Thursday, July 28, 2011

Take a Trip to the 8th Air Force Museum on Barksdale Air Force Base

Steve and I took a trip to the Barksdale museum today; technically it is the 8th Air Force Museum.  I highly recommend a visit; you don't have to have base access to go.  Just enter through the North Gate and they'll get you there.  Their collection is rich in artifacts and history and is a great place to take the kids on these hot summer days.

The museum is one of only twelve Air Force field museums.  Inside, there are displays, dioramas, sculpture, paintings, video exhibits, even parts of airplanes.  Outside, the air park holds some 28 planes and peripheral non-airplane items such as an airplane tug and a firetruck.  There is also a walkway lined with memorial bricks which are quite interesting to read.  As a side note, Steve and I got married out there in front of the B47 plane (which is where his memorial brick is placed.)

We've been inside the museum before but it's been several years.  It was time for a return visit.  As it happens, there was an article in The Shreveport Times today outlining the changes that are headed the museum's way.   The photo above is what it looks like now; this is what the new design looks like:

According to The Times article, the Air Force says "several of the museum's airplanes, including its rare B-24, B-17 and B-29, might be sent to museums where they could be indoors."  Thus, the considered renovations.

When you walk in, the gift shop is to your right:

To your left would be a replica of a WWII era Quonset hut set up like a briefing room.  A thirty minute video of the history of Barksdale Air Force base runs on a constant loop.

Right outside the door is an old British telephone booth:

To see the exhibits you proceed down this hallway (this photo is the only one that isn't mine; it's taken from the museum website):

Here's a bust of General Omar Bradley:

Barksale AFB was the recipient of the Omar Bradley Spirit of Independence Award in 1991.

Here is the Lt. Eugene Hoy Barksdale Room; it's still under some construction so we couldn't go in:

This exhibit also has a video loop with Lt. Barksdale's biography:

And the board at the entrance of the room requesting volunteers:

One exhibit that always gives me pause is the 9/11 exhibit.   You'll remember that President George W. Bush stopped at Barksdale AFB to speak to the nation that morning after leaving Florida.

You can click on the picture and zoom in; there's a timeline of events throughout the day.  You can see, too, the screen at the far right which loops his speech that day.
Another angle:

And the clock, frozen in time:

Always remember.  In that display they've preserved the podium from which he spoke and the telephone he used.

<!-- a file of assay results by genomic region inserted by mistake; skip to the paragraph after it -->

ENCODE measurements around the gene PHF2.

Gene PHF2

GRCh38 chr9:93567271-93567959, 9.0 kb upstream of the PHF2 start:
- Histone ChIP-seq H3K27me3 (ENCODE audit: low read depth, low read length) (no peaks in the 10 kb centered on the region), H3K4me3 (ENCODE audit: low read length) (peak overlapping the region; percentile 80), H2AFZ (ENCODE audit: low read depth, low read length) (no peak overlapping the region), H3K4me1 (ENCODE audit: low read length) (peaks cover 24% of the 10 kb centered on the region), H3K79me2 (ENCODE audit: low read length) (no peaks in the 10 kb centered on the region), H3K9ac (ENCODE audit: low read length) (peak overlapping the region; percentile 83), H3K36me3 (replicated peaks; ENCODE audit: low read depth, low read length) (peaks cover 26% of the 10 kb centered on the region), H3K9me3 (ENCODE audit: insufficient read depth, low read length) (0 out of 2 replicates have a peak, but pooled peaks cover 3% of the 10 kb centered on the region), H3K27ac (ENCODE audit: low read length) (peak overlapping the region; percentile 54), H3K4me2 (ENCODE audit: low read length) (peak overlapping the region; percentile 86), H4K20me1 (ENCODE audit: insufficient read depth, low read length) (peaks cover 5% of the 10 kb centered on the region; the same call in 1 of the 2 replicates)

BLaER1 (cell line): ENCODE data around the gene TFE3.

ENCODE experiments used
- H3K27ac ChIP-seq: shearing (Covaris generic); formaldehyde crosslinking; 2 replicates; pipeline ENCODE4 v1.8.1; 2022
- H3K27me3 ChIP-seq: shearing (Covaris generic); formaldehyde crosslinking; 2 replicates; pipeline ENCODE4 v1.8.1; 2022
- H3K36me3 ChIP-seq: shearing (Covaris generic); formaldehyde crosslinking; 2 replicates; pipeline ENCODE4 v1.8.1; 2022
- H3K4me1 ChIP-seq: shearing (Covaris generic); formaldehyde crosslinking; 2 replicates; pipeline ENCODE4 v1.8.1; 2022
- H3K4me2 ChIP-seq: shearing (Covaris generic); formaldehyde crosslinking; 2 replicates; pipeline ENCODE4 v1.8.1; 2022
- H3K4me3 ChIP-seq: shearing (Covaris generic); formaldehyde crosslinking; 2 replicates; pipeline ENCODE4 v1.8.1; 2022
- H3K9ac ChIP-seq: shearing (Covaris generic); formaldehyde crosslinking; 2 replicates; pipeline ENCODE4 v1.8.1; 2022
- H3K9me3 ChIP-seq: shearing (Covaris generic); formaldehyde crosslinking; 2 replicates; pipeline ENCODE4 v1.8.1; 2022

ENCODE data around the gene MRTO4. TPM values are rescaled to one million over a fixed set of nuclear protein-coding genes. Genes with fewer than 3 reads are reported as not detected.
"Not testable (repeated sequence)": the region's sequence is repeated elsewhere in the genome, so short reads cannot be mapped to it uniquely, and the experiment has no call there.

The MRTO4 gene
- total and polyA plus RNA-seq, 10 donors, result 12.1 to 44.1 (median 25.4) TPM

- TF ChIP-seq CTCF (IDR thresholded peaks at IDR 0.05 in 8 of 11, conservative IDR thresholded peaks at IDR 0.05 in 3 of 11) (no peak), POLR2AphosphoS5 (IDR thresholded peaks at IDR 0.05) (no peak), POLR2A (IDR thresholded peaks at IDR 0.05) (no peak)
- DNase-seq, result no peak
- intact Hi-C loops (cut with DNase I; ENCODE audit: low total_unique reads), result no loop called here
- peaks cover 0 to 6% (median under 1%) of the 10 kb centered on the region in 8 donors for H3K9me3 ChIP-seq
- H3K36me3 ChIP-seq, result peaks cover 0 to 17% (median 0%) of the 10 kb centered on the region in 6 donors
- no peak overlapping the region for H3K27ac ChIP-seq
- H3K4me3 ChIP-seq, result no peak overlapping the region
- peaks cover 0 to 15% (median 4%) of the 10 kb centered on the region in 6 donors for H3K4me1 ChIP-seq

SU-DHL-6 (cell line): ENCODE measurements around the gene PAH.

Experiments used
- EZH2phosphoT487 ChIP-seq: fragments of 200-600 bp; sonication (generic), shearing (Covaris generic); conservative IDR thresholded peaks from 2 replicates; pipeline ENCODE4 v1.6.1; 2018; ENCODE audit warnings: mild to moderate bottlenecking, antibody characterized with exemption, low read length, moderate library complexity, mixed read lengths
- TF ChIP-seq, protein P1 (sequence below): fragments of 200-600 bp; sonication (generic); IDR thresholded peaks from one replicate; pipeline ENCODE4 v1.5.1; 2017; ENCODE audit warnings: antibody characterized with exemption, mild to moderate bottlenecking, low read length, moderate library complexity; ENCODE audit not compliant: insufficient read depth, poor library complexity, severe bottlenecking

This display commemorates Dedication Day for the base with front pages of the newspapers and a lady in fashionable dress:

I love these bomb-shaped salt and pepper shakers!

This display is from the WWII room and is intended to replicate "the home front":

Another angle:

I've chopped his head off with my photo but that's a picture of FDR on the wall.  Again, click and zoom to get all the details!

This is supposed to be a "typical" 8th Air Force soldier in England in WWII:

He reminded Steve of Radar O'Reilly.  His reading material:

And the accompanying plaque:

Gas mask: Flight suits and oxygen mask:

The POW/MIA display:

The sketch is CMSgt Charlie Poole whose remains were actually found.  He went missing in 1972 and his remains were identified and interred in Arlington National Cemetery in 2003.

The concrete marker to the far left was all that marked the grave of Lt.Col. Keith Heggen in North Vietnam.  It was returned with his body in 1974.  There is a binder there with all of the correspondence between his family and the government regarding his status.

The marker:

Here is an old bomb sight - maybe from a B52?  Not sure.

This was cool:  it's a portion of a brick wall discovered by the British Wall Art Conservation Society from the Red Cross Club at the 8th Air Force Base in Bottisham where the 361 fighter group flew Yellow Nose P51 Mustangs.  The wall was presented to the 8th Air Force in 1987.

I'm not sure where this lady was but she's neat, too:

This one was sad:  a memorial to the Raider 21 crew who crashed in 2008.  All six were lost.

They were based out of BAFB.

Some of the paintings in the museum:

The different types of wings:

When we finished up we went in the gift shop; Steve got a t-shirt and I bought a book.  The museum depends heavily on donations and this will be especially important as they try to grow, expand, and hang onto the aircraft on display outside.  If you're interested in making a donation to preserve history, send a check to:

8th Air Force Museum Association
P.O. Box 75
Barksdale AFB, LA 71110-0075 

They also accept historical artifacts.  See the website for details.

If you're looking for an educational afternoon activity for the kids, consider the BAFB museum.  There's lots to see, inside and out!


1 comment:

Shodan Kyokushin said...

I was a member of the 8th Air Force, headquartered at Westover AFB, Mass. back in the early 60s. I remember the B52s lined up on the flight line loaded with nukes the day President Kennedy was assassinated. A few years ago I was listening to a retired Russian General being interviewed on NPR. He was asked: "What made Russia finally turn their ships around and go home during the Cuban Missile Crisis?" His answer: "Only one thing - your Strategic Air Command. We knew they could wipe us off the face of the earth." Those were some of the proudest days of my military career.